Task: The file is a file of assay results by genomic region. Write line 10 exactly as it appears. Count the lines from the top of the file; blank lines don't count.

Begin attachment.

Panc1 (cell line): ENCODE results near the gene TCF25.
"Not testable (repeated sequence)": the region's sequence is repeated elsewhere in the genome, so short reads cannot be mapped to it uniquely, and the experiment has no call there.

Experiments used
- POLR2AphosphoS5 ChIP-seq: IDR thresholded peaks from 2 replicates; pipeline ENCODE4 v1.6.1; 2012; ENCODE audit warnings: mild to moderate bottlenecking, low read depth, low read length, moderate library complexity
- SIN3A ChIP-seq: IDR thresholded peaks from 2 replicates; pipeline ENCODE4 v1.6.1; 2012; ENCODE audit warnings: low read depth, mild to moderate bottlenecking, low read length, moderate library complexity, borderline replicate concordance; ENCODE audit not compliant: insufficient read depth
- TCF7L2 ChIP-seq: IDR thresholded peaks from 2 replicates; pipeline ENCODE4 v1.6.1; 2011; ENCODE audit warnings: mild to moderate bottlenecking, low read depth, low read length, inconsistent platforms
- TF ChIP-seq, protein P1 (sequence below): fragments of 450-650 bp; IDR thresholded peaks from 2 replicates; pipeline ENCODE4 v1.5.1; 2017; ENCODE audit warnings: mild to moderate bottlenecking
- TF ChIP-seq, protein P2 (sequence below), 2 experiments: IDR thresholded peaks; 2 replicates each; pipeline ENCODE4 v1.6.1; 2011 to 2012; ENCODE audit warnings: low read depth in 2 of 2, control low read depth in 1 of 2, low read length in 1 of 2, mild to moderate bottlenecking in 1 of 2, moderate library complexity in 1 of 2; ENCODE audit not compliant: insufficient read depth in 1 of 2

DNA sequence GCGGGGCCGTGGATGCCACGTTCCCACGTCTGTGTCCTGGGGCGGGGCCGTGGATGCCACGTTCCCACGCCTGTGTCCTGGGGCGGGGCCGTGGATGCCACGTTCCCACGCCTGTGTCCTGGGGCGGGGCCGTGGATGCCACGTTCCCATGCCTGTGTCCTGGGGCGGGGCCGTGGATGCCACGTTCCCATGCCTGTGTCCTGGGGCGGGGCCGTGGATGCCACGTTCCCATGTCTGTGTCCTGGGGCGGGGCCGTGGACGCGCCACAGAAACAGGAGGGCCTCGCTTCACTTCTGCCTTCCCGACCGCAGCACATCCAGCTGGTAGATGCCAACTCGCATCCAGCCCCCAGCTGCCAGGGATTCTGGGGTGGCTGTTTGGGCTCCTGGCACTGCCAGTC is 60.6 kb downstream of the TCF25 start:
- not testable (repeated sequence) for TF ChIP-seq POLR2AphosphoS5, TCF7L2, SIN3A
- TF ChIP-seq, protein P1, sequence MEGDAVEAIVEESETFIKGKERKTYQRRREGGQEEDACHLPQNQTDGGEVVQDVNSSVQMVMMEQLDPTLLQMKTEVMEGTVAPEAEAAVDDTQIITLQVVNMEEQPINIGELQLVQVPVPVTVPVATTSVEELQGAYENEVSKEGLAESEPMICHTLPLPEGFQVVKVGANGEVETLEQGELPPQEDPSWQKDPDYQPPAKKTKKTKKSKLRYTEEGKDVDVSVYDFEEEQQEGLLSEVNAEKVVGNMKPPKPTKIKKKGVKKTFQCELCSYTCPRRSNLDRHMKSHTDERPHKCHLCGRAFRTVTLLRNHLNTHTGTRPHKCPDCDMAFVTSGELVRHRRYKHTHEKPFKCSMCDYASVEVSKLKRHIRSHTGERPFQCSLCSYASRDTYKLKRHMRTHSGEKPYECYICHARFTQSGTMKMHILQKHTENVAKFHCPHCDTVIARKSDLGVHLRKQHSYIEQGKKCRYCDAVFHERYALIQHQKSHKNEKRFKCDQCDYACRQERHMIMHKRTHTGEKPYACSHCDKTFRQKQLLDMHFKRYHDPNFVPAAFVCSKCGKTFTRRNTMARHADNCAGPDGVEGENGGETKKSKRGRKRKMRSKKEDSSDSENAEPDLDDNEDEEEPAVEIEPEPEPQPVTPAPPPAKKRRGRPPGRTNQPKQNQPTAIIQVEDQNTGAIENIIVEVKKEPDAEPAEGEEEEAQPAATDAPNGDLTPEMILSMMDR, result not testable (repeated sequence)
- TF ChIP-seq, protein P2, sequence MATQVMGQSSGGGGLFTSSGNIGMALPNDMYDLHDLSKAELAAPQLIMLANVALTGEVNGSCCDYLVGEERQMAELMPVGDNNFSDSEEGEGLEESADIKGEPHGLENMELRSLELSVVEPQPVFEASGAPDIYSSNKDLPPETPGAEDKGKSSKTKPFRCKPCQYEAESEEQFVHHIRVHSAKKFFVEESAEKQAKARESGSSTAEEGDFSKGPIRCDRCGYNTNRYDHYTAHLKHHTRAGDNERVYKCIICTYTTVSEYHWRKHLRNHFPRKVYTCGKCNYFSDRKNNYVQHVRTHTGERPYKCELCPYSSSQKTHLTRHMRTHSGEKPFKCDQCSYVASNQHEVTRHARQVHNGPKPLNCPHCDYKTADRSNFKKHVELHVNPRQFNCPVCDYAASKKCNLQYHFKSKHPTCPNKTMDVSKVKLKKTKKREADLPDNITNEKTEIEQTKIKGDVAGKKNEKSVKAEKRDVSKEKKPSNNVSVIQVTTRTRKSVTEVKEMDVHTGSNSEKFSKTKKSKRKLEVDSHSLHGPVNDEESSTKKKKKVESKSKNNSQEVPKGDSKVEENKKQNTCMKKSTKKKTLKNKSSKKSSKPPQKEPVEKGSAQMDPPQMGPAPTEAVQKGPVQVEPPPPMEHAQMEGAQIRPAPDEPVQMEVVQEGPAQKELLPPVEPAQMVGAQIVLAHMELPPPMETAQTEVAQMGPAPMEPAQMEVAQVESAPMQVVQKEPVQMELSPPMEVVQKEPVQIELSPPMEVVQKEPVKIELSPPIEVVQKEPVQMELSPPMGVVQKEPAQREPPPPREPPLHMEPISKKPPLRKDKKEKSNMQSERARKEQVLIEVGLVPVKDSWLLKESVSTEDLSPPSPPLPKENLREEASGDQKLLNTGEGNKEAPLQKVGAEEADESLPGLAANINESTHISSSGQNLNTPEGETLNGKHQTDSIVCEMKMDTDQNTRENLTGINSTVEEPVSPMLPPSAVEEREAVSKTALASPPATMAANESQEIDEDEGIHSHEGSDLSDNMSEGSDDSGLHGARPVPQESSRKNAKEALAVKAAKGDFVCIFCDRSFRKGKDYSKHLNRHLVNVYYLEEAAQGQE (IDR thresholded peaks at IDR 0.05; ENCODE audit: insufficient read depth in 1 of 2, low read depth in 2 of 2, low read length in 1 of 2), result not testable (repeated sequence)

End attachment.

- not testable (repeated sequence) for TF ChIP-seq POLR2AphosphoS5, TCF7L2, SIN3A